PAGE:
PORTLAND – The president of Maine’s leading homosexual lobby, speaking at a diversity rally during the weekend, called for full domestic partnership recognition across the state.
“We’re so proud of how far we have come, but also aware of how far we have to go,” Maggie Allen, president of the Maine Lesbian/Gay Political Alliance, told a Portland rally.
Allen was among the speakers at Southern Maine Pride’s annual celebration of diversity on Saturday.
Following the rally, hundreds marched from Monument Square to Deering Oaks, where an estimated 1,500 people gathered for food and musical performances. Thousands of people also attended Friday night’s 10th annual dance at the state pier.
The annual Pride Week began in 1987 as a way to display a collective spirit. A growing number of cities worldwide hold annual gay-pride festivals.
“Pride Week is a celebration of diversity and the accomplishments of organizations and groups that struggle with discrimination,” said Mark Holt, co-chairman of Southern Maine Pride, a nonprofit corporation.
Allen said homosexuals in Maine are making progress slowly. In 2001, the Portland City Council established a registry for domestic partnerships, and passed a domestic partnership ordinance that requires the city to offer equal benefits to city employees with domestic partners. Such measures should be adopted across the state, Allen said.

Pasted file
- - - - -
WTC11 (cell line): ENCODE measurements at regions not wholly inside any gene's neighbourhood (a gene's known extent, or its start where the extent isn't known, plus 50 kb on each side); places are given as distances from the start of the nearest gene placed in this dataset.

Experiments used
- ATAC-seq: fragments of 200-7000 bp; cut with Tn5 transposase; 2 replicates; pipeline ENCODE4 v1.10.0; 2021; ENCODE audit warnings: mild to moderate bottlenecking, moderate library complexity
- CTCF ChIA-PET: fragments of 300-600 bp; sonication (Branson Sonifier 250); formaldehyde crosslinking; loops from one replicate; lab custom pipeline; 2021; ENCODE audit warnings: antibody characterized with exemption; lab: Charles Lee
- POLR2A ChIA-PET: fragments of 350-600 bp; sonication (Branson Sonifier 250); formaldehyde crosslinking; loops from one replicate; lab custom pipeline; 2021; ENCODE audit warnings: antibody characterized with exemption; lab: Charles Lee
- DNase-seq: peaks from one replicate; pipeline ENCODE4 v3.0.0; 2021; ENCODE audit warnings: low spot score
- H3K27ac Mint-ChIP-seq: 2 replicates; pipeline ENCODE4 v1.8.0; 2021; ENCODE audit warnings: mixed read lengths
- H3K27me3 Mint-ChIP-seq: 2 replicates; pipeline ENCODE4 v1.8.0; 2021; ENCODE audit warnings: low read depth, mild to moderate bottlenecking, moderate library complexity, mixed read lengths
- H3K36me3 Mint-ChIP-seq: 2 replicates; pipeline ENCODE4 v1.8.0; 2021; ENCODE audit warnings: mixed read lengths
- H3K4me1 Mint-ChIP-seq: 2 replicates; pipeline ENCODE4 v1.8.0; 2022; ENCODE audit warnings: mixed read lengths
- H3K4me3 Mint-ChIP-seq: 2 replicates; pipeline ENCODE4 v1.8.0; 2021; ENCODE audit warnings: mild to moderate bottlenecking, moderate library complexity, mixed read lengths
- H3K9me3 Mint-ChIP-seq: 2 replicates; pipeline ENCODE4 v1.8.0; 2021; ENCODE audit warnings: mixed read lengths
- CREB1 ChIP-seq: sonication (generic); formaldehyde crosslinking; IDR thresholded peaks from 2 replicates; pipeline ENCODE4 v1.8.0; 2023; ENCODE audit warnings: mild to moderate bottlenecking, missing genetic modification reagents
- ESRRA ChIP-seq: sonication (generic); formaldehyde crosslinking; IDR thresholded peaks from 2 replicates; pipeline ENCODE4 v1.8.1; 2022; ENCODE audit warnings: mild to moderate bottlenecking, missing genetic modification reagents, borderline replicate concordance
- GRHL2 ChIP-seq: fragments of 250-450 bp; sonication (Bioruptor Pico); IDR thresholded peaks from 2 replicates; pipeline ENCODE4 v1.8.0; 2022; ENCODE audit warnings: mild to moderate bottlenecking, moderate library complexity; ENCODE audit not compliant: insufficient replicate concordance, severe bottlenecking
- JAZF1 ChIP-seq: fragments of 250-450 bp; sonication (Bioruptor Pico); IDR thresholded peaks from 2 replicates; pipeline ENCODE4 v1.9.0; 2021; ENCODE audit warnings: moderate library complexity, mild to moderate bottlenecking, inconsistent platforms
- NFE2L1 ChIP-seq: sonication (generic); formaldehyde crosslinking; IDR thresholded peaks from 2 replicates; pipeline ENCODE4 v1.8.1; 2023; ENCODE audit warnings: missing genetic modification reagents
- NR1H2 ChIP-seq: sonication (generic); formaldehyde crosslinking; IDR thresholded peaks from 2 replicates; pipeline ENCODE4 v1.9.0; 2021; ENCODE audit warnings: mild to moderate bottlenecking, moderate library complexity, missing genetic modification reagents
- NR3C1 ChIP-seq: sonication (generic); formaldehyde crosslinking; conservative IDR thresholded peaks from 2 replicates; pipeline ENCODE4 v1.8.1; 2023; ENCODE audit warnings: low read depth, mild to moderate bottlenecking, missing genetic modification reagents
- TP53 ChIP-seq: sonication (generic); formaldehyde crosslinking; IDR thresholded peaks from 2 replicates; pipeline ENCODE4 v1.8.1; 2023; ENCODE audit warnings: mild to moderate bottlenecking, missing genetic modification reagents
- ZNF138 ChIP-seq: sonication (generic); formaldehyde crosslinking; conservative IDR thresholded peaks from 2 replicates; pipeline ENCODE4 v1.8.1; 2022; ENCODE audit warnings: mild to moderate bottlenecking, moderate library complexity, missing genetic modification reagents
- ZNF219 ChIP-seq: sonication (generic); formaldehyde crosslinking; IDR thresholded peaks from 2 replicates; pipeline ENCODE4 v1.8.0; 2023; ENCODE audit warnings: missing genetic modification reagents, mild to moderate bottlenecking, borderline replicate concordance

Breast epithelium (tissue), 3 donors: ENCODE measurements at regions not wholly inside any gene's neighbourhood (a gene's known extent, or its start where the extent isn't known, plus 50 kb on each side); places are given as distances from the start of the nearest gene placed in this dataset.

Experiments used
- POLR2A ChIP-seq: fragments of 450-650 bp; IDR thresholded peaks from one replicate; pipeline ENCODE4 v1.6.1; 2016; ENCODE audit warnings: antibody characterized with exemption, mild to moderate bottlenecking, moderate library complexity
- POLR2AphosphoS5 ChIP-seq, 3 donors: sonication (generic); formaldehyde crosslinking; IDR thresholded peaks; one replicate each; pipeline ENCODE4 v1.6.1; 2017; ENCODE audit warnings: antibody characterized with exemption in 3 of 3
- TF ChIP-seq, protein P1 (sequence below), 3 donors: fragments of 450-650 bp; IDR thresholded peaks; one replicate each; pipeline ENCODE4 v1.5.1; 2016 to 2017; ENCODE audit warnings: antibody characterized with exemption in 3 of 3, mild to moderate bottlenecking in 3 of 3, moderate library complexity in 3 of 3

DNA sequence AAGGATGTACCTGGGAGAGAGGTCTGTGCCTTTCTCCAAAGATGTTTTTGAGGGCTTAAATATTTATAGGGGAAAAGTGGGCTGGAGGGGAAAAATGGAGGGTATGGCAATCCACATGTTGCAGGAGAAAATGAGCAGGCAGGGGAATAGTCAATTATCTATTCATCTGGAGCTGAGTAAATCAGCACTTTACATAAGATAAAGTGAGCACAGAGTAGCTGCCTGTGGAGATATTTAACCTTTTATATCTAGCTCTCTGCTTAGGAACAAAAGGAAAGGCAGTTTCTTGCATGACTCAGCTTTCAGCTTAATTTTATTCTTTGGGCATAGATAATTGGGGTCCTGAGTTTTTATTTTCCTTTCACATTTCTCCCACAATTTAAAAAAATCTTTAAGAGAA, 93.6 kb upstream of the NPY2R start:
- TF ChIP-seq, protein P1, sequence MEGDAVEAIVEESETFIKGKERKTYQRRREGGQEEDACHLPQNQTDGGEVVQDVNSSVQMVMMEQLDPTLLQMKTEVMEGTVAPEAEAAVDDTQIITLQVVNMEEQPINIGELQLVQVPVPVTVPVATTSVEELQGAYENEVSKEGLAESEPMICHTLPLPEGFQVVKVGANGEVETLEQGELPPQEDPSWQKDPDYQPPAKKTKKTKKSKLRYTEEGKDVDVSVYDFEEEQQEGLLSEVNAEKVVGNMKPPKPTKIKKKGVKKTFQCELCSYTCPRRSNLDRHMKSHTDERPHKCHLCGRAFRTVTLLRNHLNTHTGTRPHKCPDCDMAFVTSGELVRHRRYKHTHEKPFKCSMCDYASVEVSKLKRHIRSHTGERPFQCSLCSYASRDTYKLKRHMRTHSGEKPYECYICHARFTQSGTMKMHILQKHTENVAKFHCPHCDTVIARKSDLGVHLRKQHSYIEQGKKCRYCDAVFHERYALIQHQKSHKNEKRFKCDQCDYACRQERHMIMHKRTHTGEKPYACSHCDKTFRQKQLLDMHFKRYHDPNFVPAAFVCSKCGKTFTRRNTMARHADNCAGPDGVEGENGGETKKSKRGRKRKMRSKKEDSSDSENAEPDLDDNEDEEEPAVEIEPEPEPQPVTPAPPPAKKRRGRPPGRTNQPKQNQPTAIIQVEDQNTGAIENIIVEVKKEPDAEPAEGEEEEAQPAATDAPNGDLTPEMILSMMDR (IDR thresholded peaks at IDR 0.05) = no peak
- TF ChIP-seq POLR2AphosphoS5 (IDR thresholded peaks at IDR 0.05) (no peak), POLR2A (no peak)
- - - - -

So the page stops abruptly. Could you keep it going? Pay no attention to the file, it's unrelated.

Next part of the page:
Portland has the third-largest concentration of lesbian couples in the United States and the 10th-largest concentration of gay male couples in the nation, according to the Population Reference Bureau, a clearinghouse for census data.
Five years ago Maine voters repealed a law to protect gays and lesbians under what is known as the Maine Human Rights Act. In the next legislative session, the alliance will lobby for a bill to allow domestic partners to inherit a spouse’s property if he or she dies without a will, Allen said.
State Sen. Ethan Strimling, D-Portland, told the crowd at Saturday’s rally that Maine’s homosexual community “has a lot farther to go to accomplish full and equal rights in terms of marriage.”
“We have to get full, equal marriage rights,” Strimling said to rousing cheers.